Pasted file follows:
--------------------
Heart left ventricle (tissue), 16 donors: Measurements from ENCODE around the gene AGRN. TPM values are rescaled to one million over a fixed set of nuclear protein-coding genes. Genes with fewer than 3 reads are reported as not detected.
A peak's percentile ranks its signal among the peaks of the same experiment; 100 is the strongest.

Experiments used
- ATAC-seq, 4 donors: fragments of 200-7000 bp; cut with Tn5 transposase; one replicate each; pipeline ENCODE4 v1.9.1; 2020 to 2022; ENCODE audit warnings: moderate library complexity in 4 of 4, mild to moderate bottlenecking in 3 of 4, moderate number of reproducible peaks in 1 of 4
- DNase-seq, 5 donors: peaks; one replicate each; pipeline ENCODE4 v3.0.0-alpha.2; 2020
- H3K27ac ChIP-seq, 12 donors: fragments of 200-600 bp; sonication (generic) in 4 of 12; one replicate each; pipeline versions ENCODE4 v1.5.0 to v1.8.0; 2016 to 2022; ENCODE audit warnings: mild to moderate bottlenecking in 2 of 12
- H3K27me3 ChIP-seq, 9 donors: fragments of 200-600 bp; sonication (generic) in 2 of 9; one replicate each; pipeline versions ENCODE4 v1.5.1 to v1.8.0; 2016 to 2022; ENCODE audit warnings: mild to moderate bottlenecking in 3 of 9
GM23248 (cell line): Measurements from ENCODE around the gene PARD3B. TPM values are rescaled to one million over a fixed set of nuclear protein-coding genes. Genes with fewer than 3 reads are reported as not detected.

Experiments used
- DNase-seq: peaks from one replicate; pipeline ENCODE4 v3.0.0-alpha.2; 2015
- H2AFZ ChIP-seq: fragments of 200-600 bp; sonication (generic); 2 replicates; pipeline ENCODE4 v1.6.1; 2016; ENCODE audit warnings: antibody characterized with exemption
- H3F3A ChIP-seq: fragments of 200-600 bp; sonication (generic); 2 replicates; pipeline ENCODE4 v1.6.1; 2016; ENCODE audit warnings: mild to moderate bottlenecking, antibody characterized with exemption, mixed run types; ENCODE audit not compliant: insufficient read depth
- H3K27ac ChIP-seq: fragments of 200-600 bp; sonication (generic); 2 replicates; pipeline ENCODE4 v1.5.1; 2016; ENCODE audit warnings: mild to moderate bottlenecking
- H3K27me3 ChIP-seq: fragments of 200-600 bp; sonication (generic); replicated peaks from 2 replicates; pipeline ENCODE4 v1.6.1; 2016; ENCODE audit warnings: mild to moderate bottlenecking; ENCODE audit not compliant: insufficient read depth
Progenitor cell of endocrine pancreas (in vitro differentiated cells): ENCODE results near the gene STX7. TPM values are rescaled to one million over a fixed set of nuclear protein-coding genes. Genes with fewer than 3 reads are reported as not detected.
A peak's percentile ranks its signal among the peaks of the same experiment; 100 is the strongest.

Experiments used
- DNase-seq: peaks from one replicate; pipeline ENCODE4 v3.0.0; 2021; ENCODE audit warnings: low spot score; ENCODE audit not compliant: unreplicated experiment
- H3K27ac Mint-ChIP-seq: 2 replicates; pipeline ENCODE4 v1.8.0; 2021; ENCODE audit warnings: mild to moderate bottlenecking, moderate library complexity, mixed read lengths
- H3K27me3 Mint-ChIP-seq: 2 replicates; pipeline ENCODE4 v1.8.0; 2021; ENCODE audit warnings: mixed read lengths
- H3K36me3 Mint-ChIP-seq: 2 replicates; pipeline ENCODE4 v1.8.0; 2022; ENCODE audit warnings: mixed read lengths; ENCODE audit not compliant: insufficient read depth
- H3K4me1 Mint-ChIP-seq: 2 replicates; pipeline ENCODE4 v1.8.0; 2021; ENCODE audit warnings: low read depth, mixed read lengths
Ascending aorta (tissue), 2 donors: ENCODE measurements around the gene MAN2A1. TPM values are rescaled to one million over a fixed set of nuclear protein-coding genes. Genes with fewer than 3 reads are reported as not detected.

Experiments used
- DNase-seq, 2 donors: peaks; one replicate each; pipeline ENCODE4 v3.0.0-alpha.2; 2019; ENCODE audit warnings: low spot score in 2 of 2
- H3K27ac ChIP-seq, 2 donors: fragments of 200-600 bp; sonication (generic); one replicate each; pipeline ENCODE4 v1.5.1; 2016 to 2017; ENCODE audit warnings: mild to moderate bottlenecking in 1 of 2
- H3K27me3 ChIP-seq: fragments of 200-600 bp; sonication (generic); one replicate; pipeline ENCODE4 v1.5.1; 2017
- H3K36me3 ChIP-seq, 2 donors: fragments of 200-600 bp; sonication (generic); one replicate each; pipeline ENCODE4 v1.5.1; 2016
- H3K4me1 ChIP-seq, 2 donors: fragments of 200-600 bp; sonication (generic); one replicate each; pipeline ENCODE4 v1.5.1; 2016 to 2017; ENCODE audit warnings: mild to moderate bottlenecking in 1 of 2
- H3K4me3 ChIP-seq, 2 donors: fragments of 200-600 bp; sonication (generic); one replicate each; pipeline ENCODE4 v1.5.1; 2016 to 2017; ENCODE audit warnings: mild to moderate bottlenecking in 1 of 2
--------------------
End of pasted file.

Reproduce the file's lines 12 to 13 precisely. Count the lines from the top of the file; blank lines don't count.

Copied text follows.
- H3F3A ChIP-seq: fragments of 200-600 bp; sonication (generic); 2 replicates; pipeline ENCODE4 v1.6.1; 2016; ENCODE audit warnings: mild to moderate bottlenecking, antibody characterized with exemption, mixed run types; ENCODE audit not compliant: insufficient read depth
- H3K27ac ChIP-seq: fragments of 200-600 bp; sonication (generic); 2 replicates; pipeline ENCODE4 v1.5.1; 2016; ENCODE audit warnings: mild to moderate bottlenecking